We finally get into the shop and wait our turn to go to the signing table. There was a guy there with loads of stuff to sign, he had really early, and rare, Porcupine Tree LPs amongst other stuff from Wilson's varied career. I felt like an amateur fan after gawping at all that lot. Anyway, my turn came. I stood straight in front of him like an idiot, just as he shouted if he could have another drink. I though he was talking to me. Oh dear. Recovering quickly I handed over my LP sleeves and asked if he would do dedications. "Yes, but not for anything silly" he replied. That was okay, I only asked for names. So he asked for the names. When I told him my name he repeated it back to me. I remember thinking "Yes! That's my name, why don't you know it? I know yours! I've known your name for over a decade!". Of course he doesn't know my name, why would he? It's because I guess that I consider him to be a friend. Oh well. While he was signing the Cover Version album I mentioned that I thought his version of Abba's The Day Before You Came as rather magnificent. "Thank you" he said "It's quite an easy song to get wrong" I then mentioned that I had once heard that the song was being told from the perspective of a murder victim and that I though that was why it would have appealed to his macabre side. "Really? I've never heard that" he said, quite surprised. By this time I wanted to make sure that my friends would get a photo of me with the great man. Photos were taken. As he turned to go and I was saying thanks, he noticed my badge. "Mmmm, Mr Benn" he said gesturing to the badge. And that was it. It probably lasted less than two minutes, but it was worth it. I told him something he didn't know and he liked my badge. And I was quite chuffed that I'm taller than him.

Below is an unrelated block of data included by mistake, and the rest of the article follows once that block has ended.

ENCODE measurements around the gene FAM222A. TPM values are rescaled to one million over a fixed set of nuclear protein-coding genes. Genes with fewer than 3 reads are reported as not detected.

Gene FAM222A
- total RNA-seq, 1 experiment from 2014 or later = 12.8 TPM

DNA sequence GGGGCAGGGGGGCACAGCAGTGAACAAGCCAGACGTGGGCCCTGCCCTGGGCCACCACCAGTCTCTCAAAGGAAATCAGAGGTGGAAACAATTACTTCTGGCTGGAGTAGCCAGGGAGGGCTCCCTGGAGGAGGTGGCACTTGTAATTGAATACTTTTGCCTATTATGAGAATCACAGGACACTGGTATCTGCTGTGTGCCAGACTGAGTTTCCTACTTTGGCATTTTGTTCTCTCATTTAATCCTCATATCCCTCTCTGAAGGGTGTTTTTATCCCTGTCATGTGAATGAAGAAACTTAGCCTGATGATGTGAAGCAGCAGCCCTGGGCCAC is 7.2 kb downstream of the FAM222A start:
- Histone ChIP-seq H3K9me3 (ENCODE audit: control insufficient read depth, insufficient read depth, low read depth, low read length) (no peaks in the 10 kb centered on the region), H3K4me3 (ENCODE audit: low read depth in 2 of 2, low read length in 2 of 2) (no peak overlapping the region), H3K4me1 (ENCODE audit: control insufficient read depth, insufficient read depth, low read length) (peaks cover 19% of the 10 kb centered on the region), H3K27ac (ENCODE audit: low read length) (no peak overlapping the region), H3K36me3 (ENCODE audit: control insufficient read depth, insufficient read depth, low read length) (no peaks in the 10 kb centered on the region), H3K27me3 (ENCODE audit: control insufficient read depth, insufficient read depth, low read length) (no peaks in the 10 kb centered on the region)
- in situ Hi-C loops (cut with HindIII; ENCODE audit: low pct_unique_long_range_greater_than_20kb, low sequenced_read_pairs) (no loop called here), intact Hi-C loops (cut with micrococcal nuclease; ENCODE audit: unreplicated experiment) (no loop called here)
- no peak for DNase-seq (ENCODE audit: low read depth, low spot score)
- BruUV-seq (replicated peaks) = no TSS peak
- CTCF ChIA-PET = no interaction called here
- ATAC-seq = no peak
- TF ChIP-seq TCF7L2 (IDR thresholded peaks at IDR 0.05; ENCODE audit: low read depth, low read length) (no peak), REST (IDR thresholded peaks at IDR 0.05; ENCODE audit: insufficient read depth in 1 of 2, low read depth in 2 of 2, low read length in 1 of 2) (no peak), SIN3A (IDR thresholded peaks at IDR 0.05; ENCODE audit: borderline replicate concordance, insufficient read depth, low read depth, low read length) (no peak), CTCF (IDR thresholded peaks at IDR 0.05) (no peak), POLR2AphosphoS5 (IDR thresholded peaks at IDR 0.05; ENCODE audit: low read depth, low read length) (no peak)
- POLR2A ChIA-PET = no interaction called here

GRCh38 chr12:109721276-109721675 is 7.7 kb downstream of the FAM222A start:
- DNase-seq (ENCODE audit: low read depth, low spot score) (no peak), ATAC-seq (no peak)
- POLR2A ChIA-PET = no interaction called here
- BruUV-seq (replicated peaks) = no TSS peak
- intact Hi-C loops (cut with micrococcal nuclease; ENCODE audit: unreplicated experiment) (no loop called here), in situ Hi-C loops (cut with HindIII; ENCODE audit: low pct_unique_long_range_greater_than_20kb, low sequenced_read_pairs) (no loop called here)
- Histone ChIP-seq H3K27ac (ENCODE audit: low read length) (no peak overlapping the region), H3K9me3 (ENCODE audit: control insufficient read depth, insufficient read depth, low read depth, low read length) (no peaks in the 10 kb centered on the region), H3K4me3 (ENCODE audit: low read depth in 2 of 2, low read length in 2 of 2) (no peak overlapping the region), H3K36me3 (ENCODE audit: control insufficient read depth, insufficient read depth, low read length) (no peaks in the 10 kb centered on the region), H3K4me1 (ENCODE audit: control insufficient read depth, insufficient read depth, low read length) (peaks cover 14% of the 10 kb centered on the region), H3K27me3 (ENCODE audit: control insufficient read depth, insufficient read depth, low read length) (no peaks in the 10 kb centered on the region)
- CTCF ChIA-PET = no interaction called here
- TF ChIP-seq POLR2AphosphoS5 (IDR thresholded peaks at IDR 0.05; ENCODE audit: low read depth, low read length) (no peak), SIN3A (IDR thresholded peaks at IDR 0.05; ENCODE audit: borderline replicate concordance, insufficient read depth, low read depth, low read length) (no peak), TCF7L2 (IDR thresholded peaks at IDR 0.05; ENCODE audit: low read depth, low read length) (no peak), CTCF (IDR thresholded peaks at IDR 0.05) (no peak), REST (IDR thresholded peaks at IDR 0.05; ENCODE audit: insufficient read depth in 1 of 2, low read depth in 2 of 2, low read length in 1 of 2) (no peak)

Now I've had time to sit and think, I've thought of some better questions to ask him. One of which is "What's Nick Beggs really like?" (the Kajagoogoo four stringer is the bassist in Wilson's band). Oh well, I'll save that until next time.

I finally met one of my heroes.

And if you're interested, his new LP, Hand.Cannot.Erase. is terrific. Terrific if you like concept albums about someone retreating from society, that is. No, wait, come back...


Tuesday, 4 November 2014


Detectorists, written by, starring and directed by Mackenzie Crook is rapidly turning out to be my favourite thing that's been on television this year. If you haven't seen it, it's a sitcom about a metal detecting club's two most enthusiastic members played by Crook and a truly excellent Toby Jones.
I've read so many times that it's a 'gentle comedy'. To me a gentle comedy conjours up OAPs rolling down hillsides in tin baths. This isn't that kind of gentle comedy. It isn't a Not Going Out gagfest either, what it is is a beautifully-crafted comedy. The script has gorgeous lightness of touch, the characters speak how real people speak, from a discussion about what was on television the night before ("Fifteen to One's not the same without William G Stewart. I like Toksvig but she's always joking") to minor misunderstandings (a phone conversation we only see one side of "Do you like swedes?....No, the vegetable").
It also doesn't venture into the cliche that anyone who is an enthusiast of anything is a bit of a nerd. I always find that sort of thing kind of insulting. As though you can't be interested in any subject that doesn't involve sport or beer without being seen as some kind of social inadequate. Oh, and the original music's lovely too. All this and it shows off the English countryside at its best.
The series comes to an end on Thursday, this is giving me the same sort of feeling I get when I'm nearing the end of a book I've really enjoyed; you know it's going to end so you try and prolong it for as long as possible. It's a mark of the programme that I could quite happily sit and watch them all over again right now.

Detectorists: BBC4 Thursday night 10pm. Most episodes are still available on the BBC iPlayer. If you haven't seen it, try and catch up, it really is lovely.